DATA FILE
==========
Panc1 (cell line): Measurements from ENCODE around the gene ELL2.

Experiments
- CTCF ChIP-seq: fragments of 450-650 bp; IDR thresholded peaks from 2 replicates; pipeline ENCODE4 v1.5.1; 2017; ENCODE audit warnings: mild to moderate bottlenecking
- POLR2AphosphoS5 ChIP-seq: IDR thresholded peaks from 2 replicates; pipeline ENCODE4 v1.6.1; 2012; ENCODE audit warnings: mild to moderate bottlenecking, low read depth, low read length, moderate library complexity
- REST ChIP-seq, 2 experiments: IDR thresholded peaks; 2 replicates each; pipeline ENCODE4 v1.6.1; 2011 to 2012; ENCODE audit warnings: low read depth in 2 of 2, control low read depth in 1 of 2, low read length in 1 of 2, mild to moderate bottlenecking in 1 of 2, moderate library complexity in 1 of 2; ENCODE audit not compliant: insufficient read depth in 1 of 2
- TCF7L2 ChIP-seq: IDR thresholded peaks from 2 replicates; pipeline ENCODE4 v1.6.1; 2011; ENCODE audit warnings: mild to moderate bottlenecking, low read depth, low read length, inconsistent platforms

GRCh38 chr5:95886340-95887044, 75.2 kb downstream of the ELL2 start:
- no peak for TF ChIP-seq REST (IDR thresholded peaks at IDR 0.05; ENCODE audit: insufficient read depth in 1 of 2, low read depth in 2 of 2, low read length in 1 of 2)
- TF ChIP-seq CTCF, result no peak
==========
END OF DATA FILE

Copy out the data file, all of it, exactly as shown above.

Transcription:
Panc1 (cell line): Measurements from ENCODE around the gene ELL2.

Experiments
- CTCF ChIP-seq: fragments of 450-650 bp; IDR thresholded peaks from 2 replicates; pipeline ENCODE4 v1.5.1; 2017; ENCODE audit warnings: mild to moderate bottlenecking
- POLR2AphosphoS5 ChIP-seq: IDR thresholded peaks from 2 replicates; pipeline ENCODE4 v1.6.1; 2012; ENCODE audit warnings: mild to moderate bottlenecking, low read depth, low read length, moderate library complexity
- REST ChIP-seq, 2 experiments: IDR thresholded peaks; 2 replicates each; pipeline ENCODE4 v1.6.1; 2011 to 2012; ENCODE audit warnings: low read depth in 2 of 2, control low read depth in 1 of 2, low read length in 1 of 2, mild to moderate bottlenecking in 1 of 2, moderate library complexity in 1 of 2; ENCODE audit not compliant: insufficient read depth in 1 of 2
- TCF7L2 ChIP-seq: IDR thresholded peaks from 2 replicates; pipeline ENCODE4 v1.6.1; 2011; ENCODE audit warnings: mild to moderate bottlenecking, low read depth, low read length, inconsistent platforms

GRCh38 chr5:95886340-95887044, 75.2 kb downstream of the ELL2 start:
- no peak for TF ChIP-seq REST (IDR thresholded peaks at IDR 0.05; ENCODE audit: insufficient read depth in 1 of 2, low read depth in 2 of 2, low read length in 1 of 2)
- TF ChIP-seq CTCF, result no peak